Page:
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This is part of an occasional series by the Sanpete Country Travel and Heritage Council on the people and places along U.S. Highway 89.
Listening to his Canvas Takes Ephraim Artist to White House and Beyond
| Wood painter Larry Nielson has always listened to his canvas. The Ephraim artist says he always examines every piece of wood carefully before picking up his paint brush. It is almost as if the wood tells him what to paint, like it has its own spirit, Nielson has said. Nielson was listening very closely the day a piece of wood told him to paint a likeness of a famous battle scene, the image of the marines raising the flag at Iwo Jima in 1945. It came as quite a surprise. “It was strange because I have never painted anything patriotic, I tend to mostly paint Native Americans and wildlife,” Nielson says. But there was just something about the gnarly, knotty piece of wood that Nielson had sitting in his garage for more than a year. “The wood was almost neurotic looking and for whatever reason, when I looked at it that day, this dramatic and disturbing image came to me from out of the wood. Maybe it is because it is one of the most famous war scenes in history, I don’t know.”Nielson started painting the image of the likeness of the raising of the flag and said that he finished it the night of Sept. 10, 2001. “I remember coming in and showing it to my mother and sister, who thought it was unusual that I painted a military scene. The very next day, as we all know, the world changed. We were all in such shock and feeling so horrified that it didn’t strike me until a couple days later that it was more than a coincidence.“I know it sounds unbelievable, but I don’t care, I know that I was inspired to paint something that day that I never before would have considered painting. At the time, I had no idea that the painting would end up where it did.”Where that painting ended up was in the hands of the President of the United States. And a special print of that painting also travelled around the United States and was signed by members of the U.S. Marines who served in World War II. “Just last week, 65 marines who were on the island signed the print and there are plans for even more to sign it. It is pretty profound what is going on right now with this art work. I feel a certain humility about it all. These guys are all heros and here they are signing my print because something about it touched them. It is just incredible,” Nielson says.How the original Iwo Jima image made its way to George W. Bush is an interesting story. Nielson was showing some work at the SCERA in Orem during a Michael Martin Murphy concert and the Iwo Jima piece was included in the display. One of the people who saw it was a man named Grenade Currant, an independent film producer who declared “this should go to the President.”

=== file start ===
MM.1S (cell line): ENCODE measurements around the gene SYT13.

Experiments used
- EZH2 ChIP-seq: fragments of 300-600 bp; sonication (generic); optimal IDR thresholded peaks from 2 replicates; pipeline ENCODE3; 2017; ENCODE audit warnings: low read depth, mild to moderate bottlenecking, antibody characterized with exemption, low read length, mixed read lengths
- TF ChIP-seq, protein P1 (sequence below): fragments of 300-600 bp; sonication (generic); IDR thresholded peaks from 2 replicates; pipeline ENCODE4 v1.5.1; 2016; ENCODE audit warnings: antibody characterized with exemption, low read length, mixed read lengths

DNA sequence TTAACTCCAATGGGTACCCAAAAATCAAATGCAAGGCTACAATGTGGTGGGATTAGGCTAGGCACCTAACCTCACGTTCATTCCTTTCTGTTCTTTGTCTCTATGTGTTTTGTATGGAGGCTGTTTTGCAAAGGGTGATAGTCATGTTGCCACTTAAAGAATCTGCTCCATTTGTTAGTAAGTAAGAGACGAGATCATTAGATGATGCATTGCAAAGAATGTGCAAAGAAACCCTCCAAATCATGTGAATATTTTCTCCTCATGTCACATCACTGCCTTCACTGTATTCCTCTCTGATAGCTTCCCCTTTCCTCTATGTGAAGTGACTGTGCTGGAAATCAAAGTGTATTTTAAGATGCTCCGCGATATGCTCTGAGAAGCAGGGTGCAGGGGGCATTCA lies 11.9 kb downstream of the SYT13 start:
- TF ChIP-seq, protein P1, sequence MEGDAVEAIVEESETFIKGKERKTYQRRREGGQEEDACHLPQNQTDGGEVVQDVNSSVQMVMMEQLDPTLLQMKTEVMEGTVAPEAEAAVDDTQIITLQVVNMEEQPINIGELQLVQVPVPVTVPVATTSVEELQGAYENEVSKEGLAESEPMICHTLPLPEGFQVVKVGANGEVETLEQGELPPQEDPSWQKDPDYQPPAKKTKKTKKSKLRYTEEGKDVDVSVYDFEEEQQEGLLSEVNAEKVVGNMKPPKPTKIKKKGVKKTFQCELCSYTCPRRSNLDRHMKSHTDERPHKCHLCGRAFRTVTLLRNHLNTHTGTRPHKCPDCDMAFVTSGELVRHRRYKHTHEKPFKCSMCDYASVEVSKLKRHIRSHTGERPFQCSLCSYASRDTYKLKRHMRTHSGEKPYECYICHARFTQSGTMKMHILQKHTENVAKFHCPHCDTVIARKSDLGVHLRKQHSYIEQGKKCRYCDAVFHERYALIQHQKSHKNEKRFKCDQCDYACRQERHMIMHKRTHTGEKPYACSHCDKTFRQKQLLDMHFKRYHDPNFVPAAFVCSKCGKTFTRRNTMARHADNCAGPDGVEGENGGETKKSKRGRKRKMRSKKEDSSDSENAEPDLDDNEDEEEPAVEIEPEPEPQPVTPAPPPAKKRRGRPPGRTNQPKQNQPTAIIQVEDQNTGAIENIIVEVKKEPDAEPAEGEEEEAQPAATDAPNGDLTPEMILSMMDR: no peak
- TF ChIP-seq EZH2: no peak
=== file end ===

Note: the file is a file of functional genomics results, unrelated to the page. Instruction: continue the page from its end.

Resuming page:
“I didn’t think much about it, I didn’t think he could be serious,” Nielson says. But it turned out that Curran is friends with Joe Lake, who is involved with several charities, including the Children’s Miracle Network. Joe Lake just happens to be friends with President Bush. “I got a call that I had to get art in the mail as soon as possible. I didn’t even have time to put it in a frame. I wrapped it up in bubble wrap and sent it on its way. I did get to write a little note to the president, which was an amazing experience,” Nielson says. The art was later presented to the president during a rally in Los Angeles by actor Rick Schroder.
But what happened next has touched Nielson even more. A veteran named Keith Renstrom heard about Nielson’s work. “We started talking and he made such an impression on me,” Nielson says. “He has such a zest for life.” Nielson told Renstrom that he had made a negative of the image he had sent to President Bush. “So I made him a print.” Renstrom decided to take the print to a marine reunion in San Antonio, Texas, where he had veterans from all over the United States sign it. “When I heard about it, it really blew my mind,” Nielson says. “I felt such a reverence.”
Renstrom has plans to collect even more signatures and then wants to see the print end up somewhere “very important.” “At this point, I don’t know where the print will end up, and I don’t care,” Nielson says. “Something very important is going on here. The print doesn’t really belong to me any more. It belongs to all of the men who signed it, because they were there, they are real and each has a very dramatic story to tell. And it belongs to the public. Young people especially need to be aware of the fact that wars were fought. I think what happened in New York sobered up a lot of people.”
|FOR MORE INFORMATION CONTACT: Larry Nielsen
Wind and Wings Wood Works
Ephraim, UT 84627Wind and Wings
PO Box 8169
Midvale, Utah 84047
OR For more information Contact:Monte Bona
Sanpete County Travel and Heritage Council